The State argues that Act 689’s definitions are clear and that “any person of ordinary intelligence can tell that [Act 689] regulates Meta, Twitter[,] and TikTok.” But what about other platforms, like Snapchat? David Boyle, Snapchat’s Senior Director of Products, stated in his Declaration that he was not sure whether his company would be regulated by Act 689. He initially suspected that Snapchat would be exempt until he read a news report quoting one of Act 689’s co-sponsors who claimed Snapchat was specifically targeted for regulation.
So the legislator didn’t agree with the state. Neither did the state’s expert, Tony Allen, who said he thought the definition covered Snapchat. So I guess the state thinks the legislator and its own expert aren’t “people of ordinary intelligence”? And because the judge disagreed, the state also implied the judge was not a “person of ordinary intelligence.” Nice.
Further picking apart the definition of “social media platform,” the court says it’s vague to refer to the service’s “substantial function” but also include key exceptions, making services uncertain whether they fit into the exceptions or not.
It’s not surprising that the statute uses a vague definition of social media. Past statutory definitions of the phrase have been all over the map, such as California’s definition of “social media” as all digital data, even if stored on a hard drive, which is really kind of the opposite of social media. I don’t believe it’s possible to create legally precise definitions of “social media” that don’t include all UGC services. My perennial reminder: if you can’t define it, you can’t regulate it.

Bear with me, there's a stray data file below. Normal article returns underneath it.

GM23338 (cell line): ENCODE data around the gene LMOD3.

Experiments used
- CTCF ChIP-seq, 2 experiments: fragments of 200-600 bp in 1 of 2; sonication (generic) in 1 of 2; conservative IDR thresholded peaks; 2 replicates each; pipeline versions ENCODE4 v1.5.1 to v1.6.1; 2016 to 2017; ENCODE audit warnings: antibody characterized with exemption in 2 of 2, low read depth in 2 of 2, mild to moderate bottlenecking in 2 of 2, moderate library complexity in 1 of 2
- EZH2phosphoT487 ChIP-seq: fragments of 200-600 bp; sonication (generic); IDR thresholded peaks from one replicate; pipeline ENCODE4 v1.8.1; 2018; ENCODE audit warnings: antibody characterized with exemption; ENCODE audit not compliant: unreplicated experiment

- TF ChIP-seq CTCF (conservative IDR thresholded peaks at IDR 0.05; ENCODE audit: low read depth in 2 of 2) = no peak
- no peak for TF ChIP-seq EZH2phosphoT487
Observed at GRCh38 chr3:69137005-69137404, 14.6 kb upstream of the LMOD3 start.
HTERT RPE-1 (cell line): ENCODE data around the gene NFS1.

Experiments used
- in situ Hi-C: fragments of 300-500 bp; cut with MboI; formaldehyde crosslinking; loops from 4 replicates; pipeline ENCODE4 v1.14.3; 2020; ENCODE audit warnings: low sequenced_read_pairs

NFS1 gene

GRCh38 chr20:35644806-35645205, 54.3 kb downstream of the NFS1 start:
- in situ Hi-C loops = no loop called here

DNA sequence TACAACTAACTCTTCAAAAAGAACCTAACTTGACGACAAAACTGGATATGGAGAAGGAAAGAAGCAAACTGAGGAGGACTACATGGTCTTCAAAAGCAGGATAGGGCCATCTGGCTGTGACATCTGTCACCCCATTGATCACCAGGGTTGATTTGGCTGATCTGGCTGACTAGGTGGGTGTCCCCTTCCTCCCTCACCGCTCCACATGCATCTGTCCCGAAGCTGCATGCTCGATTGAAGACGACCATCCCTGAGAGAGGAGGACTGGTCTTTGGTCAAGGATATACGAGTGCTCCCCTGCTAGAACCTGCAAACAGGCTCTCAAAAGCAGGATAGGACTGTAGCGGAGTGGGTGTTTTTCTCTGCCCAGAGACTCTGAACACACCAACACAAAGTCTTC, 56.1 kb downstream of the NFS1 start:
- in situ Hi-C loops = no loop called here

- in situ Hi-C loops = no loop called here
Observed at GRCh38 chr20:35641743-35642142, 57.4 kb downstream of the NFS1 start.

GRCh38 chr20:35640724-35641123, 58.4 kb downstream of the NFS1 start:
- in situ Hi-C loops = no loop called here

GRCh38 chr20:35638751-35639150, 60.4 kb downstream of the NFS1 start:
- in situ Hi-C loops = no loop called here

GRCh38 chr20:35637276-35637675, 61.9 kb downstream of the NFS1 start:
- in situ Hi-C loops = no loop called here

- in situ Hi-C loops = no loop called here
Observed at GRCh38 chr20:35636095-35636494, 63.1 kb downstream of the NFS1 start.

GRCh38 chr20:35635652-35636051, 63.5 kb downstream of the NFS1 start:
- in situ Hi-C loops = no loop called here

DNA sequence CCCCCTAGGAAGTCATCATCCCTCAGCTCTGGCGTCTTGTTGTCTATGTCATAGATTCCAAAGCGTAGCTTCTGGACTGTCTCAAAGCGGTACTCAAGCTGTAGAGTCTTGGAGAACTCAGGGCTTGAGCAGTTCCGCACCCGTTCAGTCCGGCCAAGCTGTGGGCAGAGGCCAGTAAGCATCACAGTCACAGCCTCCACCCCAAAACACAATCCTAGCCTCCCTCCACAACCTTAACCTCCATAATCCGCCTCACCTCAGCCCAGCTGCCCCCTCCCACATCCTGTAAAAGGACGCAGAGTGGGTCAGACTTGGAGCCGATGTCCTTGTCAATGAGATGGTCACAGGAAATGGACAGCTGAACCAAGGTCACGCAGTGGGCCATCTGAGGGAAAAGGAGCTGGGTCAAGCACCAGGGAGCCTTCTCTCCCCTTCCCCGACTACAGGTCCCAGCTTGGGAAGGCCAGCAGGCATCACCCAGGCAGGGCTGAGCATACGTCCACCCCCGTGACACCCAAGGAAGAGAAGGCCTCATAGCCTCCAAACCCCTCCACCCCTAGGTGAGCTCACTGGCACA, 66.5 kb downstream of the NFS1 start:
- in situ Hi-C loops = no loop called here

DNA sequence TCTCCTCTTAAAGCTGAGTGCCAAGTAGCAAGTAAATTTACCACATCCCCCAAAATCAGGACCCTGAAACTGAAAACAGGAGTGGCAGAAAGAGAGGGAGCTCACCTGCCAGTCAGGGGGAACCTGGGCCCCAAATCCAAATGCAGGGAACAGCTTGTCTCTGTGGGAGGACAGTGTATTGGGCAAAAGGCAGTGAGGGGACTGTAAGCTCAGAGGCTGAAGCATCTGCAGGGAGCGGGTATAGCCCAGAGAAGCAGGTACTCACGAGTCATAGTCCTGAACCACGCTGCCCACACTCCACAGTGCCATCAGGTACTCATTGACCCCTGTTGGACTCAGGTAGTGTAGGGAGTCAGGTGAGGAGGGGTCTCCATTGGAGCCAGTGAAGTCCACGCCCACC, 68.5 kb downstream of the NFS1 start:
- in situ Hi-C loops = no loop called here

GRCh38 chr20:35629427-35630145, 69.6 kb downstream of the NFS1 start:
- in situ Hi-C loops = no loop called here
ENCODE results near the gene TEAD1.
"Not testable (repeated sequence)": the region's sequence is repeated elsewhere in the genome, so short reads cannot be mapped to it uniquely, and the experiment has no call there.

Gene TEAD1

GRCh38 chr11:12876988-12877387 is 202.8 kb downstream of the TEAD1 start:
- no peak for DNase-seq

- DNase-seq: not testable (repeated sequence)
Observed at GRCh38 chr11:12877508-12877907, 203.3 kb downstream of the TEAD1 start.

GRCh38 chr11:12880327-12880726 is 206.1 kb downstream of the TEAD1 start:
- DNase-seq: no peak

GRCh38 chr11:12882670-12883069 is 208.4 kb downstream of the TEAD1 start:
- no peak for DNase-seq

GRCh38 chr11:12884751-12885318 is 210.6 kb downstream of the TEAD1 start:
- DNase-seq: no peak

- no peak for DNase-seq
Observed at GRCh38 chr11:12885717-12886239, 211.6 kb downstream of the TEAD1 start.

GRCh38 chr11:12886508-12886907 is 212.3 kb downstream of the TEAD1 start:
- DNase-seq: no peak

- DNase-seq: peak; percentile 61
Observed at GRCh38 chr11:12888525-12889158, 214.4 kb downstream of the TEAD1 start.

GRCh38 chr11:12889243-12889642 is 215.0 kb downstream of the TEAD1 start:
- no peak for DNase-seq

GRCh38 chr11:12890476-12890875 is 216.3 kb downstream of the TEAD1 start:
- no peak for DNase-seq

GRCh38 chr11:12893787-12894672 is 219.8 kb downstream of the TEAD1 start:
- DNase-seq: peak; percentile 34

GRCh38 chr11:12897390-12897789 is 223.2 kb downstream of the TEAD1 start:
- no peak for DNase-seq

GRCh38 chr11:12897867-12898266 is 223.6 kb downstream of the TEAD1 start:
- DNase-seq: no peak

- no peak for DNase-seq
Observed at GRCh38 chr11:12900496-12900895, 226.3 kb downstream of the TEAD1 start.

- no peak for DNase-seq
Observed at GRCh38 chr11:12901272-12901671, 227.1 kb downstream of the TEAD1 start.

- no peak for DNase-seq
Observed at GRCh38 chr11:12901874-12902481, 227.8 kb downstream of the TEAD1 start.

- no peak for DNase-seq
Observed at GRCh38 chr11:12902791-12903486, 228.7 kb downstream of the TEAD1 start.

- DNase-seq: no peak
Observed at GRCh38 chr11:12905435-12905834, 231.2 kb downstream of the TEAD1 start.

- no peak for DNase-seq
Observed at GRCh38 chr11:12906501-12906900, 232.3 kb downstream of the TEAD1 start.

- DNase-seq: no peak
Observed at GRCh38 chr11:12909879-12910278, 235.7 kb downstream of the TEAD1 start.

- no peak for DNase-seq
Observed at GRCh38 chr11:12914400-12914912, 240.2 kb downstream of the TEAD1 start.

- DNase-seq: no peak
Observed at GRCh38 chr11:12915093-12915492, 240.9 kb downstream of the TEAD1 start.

Having shredded the definition of “social media platform,” the court next turns to the impossibility of authenticating parental status:
Act 689 also fails to define what type of proof will be sufficient to demonstrate that a platform has obtained the “express consent of a parent or legal guardian.” If a parent wants to give her child permission to create an account, but the parent and the child have different last names, it is not clear what, if anything, the social media company or third-party servicer must do to prove a parental relationship exists. And if a child is the product of divorced parents who disagree about parental permission, proof of express consent will be that much trickier to establish—especially without guidance from the State….
once Act 689 goes into effect, the companies will err on the side of caution and require detailed proof of the parental relationship. As a result, parents and guardians who otherwise would have freely given consent to open an account will be dissuaded by the red tape and refuse consent—which will unnecessarily burden minors’ access to constitutionally protected speech.
We have known for a long time that authenticating parental status online is error-prone and not scalable. For example, this issue remains a challenge with COPPA, passed in 1998. Tony Allen, the state’s “expert,” agreed that it’s hard to authenticate parents online, another time his testimony hurt the state’s case.
Burdens on Users’ Rights
The court says that if the state’s goal was to protect children from lawful-but-awful speech, strict scrutiny applies. The state responded that the law was a “location restriction,” analogous to restrictions on minors entering bars or casinos. Really??? In her concurrence/dissent to Reno v. ACLU, Justice O’Connor claimed that content regulations could be analogized to “cyber-zoning” rules. That argument fell flat in 1997 and hasn’t gotten better with time.